Saturday, September 25, 2010

Solar Surprise

I got up on my High Horse yesterday...I was saying there's more that climatologists don't know about the Sun and it's place in climate and weather, than what they do know and can model accurately.

Forgive me if I came off as bad.

Here's today's fun factoid: Who knew that Solar Storms, Coronal Mass Ejections, and Solar Flares could change direction in mid-flight? Previous to the latest observations and data crunching, it was thought that these streams of energy traveled in straight lines...(I'm tempted to believe the more accurate word is assumed, not thought.)

In a vacuum, even physicists' default position on this would be in line with Sir Isaac Newton's Laws.

It turns out that Space, near Stars anyway, isn't exactly a vacuum. The space around stars is chock full of particles that make up Solar Wind. There's so many particles that they're even being investigated by Japanese scientists as a possible power source for spacecraft utilizing so-called "Solar Sails", to sail long inter-planetary distances Tall Ship-Style!  SciFi Movie fans will recall such a craft from the 1982 Walt Disney SciFi Actioner "TRON"

TRON's Solar Sailor 1982
I get a little hair standing up on the back of my neck when I think of all the ho-hum, everyday stuff that I once read about in awe as a young SciFi reader! Personal computers, telepresence, cell phones, iPods even the Internet first existed on the pages of SciFi novels and short stories long before they were displayed for sale at the local emporia.

It turns out that JAXA, the Japan Aerospace Exploration Agency, has already launched a Solar Sailor! Named IKAROS, it launched in May 2010, finished unfurling it's sail on June 10, 2010, and JAXA confirmed that IKAROS is being accelerated by it's solar sail on July 9, 2010!

July 14, 2010 DCAM2 photo of IKAROS sail deployed
Don't mistake me now, IKAROS is not an everyday gizmo that gives me a geekthrill down my that it's SciFi Reality Come True, it's another amazing baby step on Humanity's Voyage to the Stars. (Yeah, I ate that SciFi stuff up in my formative years!)

Wikipedia's IKAROS page has all the geeky's another amazing Japanese gizmo for sure! The spacecraft even carried two tiny ejectable cameras, DCAM1 and DCAM2 Just wow!

It's just more proof of how much we still can learn about or world (and Universe)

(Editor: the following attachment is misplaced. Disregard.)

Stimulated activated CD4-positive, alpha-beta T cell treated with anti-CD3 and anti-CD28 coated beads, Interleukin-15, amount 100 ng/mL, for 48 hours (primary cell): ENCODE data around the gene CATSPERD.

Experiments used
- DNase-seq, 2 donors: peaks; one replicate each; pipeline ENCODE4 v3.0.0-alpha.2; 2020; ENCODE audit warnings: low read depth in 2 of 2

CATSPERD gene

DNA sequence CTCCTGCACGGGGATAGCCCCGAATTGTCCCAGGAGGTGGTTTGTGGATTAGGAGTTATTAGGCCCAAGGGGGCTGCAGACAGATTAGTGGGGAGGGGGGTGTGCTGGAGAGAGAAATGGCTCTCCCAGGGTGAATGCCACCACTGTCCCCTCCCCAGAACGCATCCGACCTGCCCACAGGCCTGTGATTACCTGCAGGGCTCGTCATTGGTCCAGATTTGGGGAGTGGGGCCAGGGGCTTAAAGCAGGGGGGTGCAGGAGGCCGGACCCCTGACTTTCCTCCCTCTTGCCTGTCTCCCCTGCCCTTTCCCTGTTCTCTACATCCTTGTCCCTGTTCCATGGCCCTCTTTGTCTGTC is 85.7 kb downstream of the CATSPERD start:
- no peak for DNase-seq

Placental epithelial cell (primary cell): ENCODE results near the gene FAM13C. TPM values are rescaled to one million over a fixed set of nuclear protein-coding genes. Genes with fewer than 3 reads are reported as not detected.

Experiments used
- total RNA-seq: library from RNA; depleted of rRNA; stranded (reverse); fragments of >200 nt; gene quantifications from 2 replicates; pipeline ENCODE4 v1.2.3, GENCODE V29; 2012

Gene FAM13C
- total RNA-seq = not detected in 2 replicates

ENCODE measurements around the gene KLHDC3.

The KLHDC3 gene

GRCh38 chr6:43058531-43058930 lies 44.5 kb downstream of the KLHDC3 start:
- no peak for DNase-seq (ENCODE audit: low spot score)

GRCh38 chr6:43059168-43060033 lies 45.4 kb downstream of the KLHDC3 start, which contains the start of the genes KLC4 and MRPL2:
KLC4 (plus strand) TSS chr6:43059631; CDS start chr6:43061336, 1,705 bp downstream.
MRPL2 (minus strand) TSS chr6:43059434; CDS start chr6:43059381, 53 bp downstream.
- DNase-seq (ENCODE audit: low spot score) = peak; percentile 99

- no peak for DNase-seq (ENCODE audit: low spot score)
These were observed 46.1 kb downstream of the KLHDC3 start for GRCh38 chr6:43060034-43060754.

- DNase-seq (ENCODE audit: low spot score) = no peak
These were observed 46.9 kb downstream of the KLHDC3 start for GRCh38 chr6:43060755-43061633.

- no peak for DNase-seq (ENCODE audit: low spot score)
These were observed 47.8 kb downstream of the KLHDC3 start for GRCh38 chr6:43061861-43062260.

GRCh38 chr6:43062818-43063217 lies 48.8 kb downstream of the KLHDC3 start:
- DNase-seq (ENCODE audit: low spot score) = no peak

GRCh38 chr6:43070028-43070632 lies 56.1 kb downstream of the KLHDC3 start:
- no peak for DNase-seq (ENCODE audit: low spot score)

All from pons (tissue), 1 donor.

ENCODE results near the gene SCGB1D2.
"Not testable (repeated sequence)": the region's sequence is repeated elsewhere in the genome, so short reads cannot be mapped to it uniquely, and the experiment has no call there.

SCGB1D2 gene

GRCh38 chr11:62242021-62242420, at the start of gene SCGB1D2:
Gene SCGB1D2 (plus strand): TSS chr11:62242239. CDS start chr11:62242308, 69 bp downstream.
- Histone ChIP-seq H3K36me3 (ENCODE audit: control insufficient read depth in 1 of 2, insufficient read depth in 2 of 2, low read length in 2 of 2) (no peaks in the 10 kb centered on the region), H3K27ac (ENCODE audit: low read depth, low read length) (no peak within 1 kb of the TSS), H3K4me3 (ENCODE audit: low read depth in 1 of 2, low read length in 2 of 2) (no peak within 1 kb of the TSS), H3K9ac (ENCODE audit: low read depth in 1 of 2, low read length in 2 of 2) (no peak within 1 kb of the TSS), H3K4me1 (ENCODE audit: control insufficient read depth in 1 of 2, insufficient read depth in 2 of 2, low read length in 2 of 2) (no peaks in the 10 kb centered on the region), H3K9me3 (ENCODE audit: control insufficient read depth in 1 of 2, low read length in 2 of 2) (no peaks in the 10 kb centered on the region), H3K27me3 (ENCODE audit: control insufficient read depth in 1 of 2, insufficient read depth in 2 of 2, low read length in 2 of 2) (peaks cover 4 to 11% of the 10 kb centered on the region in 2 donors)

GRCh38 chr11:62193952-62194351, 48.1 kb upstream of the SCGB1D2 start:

As a kid following the first baby steps of NASA into Space, and who followed "The Space Race" as avidly as I did my '62 San Francisco Giants, I still get that thrill of discovery every time I read about the latest gee-whiz discovery or theory that becomes proven.

The Space Age is not over, rather it's been overshadowed by The Information Age. No one can say where all this is leading, though I prefer to believe that it will lead to Mankind standing on the surface of Mars in my lifetime. I'm more than a little disappointed that NASA didn't keep going after the Apollo Moon Landings of the late 60's and early 70's.

I guess it's not a mystery...the Federal Government surely has had it's plate full these past few decades. Still, all these new technologies can't help but make our understanding of our climate and the Sun's relationship with it more complete, more transparent, and ultimately more comforting.

Exploration is in our DNA. We'll work our way to Mars someday. Hopes and Dreams aside, it will be fascinating!

I say: "Let's get on with it"! Who's with me?

Friday, September 24, 2010

Early Snow

Beaver Creek
...right on schedule!

I saw the notice today. Ski Magazine let fly in their Twitter I was watching the Noon News' weatherman tout the "return of Summer Weather" for the beginning of the week. After the news, I clicked through to Ski Magazine's Early Snow Photos. All the action is in the Rockies and Banff-Lake Louise BC Canada. Dusting around 10K ft in Colorado, eight inches Tuesday in Banff!

The Banff photo was paired with a note that Mt. Norquay plans to open Halloween weekend!